I love this song and especially this arrangement by Rosa Passos from the album "Amorosa". Paulo Braga is the drummer playing on the track. Once again, I try to emulate the feel that he gives. His playing is so swinging and the orchestration on the drums is fancy and hip at the same time!
Some of the points I was trying to recreate are: the eights notes on the ride or the Hi-Hat, the Hi Hat openings with the foot or the sticks, the phrasing over the bar lines, and the interaction with the soloist (in this case, Rosa Passos and Paquito D'Rivera). Paulo plays the HH on the down beat and then the up beat without notice, which really spices up the groove. To play along with Paquito or Rosa is such a pleasure because they are playing deeply within the groove but free with the melody at the same time .
About the song itself, "o pato" means "the duck" in Portuguese. That is a light and funny subject so, I don't see any reason to be serious playing this! You have to have fun:-)
Here is what I am practicing these days, slow and fast samba!!!!! Muito bom! This is "Estamos Ai" (Leny Andrade version with Lilian Carmona on drums). I love playing this tune! This samba was also played by Rafael Barata at the Berklee Clinic I attended, and listening to him playing this was life-changing to me because of the "feel" that he was able to get out of the drums. It's something I strive to emulate.
The song starts with a slow samba that feels really nice and Leny Andrade plays the first melody in that tempo. The second time, the tempo is played double time as a fast samba. Check out how I break the way of playing around the melody because the tempo is too fast to play all of the 16th notes.
I posted this video on Facebook and one of my drummer friends asked me for some advice on how to play with an authentic Brazilian feel. Here is what I told him:
For the Brazilian "feel", I understand what you are looking for. For the first two years that I was at Berklee, I only focused on jazz even though I already loved Brazilian music. I didn't have the time to practice it seriously. That was only in my last year at school that I started focusing on Samba, then all of the styles like Bossa Nova, Baiao, Maracatu, Frevo etc. I put the jazz on the side a bit and instead of working on my ride cymbal beat for an hour every day as Leon Parker suggested, I did the same with Brazilian grooves, doing an hour of just the groove (like a samba). In Boston there is a huge community of Brazilian musicians, and I started investigating the music and the culture, applying my jazz approach and learning about the music in the same way; music history, repertoire, listening, playing, etc.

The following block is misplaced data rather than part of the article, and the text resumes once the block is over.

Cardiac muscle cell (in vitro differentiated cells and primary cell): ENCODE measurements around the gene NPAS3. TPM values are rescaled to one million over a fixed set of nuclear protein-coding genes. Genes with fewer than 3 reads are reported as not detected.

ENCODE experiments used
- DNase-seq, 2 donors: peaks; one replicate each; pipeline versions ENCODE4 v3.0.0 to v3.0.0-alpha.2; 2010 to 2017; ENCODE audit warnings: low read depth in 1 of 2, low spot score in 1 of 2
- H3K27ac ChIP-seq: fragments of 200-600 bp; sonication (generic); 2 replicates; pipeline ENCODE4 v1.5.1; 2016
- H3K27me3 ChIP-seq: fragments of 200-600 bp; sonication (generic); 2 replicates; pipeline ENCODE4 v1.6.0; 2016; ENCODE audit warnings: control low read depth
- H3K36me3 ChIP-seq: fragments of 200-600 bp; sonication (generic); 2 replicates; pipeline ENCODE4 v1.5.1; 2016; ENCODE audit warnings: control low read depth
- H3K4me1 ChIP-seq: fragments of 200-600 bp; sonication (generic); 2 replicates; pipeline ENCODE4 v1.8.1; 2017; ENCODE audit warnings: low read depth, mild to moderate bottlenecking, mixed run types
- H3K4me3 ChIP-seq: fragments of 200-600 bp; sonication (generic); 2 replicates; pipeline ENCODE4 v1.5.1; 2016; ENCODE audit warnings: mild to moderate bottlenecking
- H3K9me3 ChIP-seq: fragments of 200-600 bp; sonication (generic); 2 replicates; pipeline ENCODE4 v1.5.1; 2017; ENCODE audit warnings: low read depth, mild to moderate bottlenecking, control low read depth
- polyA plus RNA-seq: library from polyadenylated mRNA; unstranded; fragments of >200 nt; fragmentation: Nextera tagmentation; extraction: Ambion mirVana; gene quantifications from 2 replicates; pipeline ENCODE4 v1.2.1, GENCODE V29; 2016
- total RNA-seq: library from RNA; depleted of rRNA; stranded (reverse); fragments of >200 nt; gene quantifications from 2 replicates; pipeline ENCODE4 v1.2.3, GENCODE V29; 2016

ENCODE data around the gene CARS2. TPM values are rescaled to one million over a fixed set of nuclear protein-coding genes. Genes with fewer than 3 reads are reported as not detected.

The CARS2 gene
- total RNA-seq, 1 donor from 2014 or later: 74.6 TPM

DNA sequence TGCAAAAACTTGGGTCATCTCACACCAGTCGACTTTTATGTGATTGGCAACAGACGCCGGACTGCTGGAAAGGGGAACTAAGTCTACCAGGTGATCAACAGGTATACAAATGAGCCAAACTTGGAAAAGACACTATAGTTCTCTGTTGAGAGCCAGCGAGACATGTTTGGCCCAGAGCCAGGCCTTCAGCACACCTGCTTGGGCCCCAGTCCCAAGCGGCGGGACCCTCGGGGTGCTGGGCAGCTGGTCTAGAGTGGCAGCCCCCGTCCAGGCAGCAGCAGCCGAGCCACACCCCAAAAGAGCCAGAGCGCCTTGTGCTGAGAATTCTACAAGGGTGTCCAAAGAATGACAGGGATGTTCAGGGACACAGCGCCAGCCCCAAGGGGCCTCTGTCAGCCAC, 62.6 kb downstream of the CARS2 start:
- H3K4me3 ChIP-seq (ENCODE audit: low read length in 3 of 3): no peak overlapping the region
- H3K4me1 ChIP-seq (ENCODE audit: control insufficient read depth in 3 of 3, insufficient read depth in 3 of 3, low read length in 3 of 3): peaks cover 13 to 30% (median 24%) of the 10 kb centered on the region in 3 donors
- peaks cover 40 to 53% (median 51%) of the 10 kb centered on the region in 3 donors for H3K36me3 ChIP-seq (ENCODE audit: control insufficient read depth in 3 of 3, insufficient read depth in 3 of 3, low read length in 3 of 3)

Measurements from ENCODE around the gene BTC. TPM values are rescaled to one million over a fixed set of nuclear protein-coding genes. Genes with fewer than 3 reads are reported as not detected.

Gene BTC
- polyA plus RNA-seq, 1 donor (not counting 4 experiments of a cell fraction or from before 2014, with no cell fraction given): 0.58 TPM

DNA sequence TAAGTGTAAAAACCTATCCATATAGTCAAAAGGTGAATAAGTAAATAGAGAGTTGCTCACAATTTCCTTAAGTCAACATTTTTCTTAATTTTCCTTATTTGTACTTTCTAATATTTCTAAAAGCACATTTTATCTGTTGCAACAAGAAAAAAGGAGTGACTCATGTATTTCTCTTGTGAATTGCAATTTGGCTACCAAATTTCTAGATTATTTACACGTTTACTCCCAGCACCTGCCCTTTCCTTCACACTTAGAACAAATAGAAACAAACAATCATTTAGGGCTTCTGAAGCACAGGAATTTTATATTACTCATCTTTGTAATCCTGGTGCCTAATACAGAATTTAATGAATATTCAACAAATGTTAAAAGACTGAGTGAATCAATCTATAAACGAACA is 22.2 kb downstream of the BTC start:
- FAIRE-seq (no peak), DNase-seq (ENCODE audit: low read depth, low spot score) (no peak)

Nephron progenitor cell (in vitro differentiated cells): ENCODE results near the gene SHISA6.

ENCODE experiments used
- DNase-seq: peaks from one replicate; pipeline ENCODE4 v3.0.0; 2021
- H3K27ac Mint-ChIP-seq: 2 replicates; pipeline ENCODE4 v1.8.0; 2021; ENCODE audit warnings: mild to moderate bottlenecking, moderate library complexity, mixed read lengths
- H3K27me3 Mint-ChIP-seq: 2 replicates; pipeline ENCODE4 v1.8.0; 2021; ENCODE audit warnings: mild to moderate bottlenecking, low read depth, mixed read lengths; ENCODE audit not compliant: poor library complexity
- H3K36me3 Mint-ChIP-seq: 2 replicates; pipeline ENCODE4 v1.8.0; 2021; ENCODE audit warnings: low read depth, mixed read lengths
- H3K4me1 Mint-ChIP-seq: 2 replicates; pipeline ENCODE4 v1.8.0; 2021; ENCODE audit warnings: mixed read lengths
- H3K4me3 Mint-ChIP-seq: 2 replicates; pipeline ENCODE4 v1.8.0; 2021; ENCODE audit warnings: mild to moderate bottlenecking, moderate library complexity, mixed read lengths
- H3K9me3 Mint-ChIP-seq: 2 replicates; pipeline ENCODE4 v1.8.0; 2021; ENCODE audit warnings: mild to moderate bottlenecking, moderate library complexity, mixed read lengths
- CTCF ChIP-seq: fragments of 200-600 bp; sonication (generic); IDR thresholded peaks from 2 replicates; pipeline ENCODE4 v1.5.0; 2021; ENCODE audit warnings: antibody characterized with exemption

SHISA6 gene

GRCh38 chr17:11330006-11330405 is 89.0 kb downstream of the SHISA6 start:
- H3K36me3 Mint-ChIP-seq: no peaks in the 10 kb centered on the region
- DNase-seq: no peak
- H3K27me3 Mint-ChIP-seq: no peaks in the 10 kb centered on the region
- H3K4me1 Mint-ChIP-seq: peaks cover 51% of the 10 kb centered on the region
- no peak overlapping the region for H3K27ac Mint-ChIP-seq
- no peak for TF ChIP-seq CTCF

You know how it is:-) Playing this music with Brazilian musicians also helped me to understand the "feel" so much better.
If I wanted to summarize how I learned this "feel", it would be in 4 points:
1) Learn the percussion instruments from the Bateria (Samba School), like the tamborim (which gives the main rhythmic phrase), caixa, surdo, ganza (shaker), etc.
2) Learn the songs of the real repertoire, not the tunes played by the jazz musicians.
3) Listen to the "real deal" as much as possible and learn about the history.
4) Apply the groove and the feel on the drums....
I think that Bossa Nova is a good way to start your practice because it has some elements of Samba, but played more slowly. Check out Joao Gilberto!
I don't know how familiar you all are with Brazilian drummers, but here are my favorites: Rafael Barata, Edu Ribeiro, Paulo Braga, Portinho, Kiko Freita, Edison Machado, Helcio Milito, Milton Banana, Airto Moreira.
Here is a song that I like:
Thanks for reading everyone, let me know your comments/questions, I love talking about this music.
I got inspired to play this tune when I saw Rafael Barata doing a clinic at Berklee over a year ago. He played along to the track of this song and I really liked this style of presenting drum techniques to people in a musical way. I was astounded by his brush technique, his feel, and the smoothness that he was able to achieve. In this video, I use brushes throughout the tune and try to use different motions and phrasing on the hi-hat to be able to give the tune a gradual evolution from beginning, to middle, to end.
Hi, and welcome to my video blog page! Through my posts I hope to share my love of Brazilian music with you; giving a sneak peek into my studio to see what I am currently practicing and playing.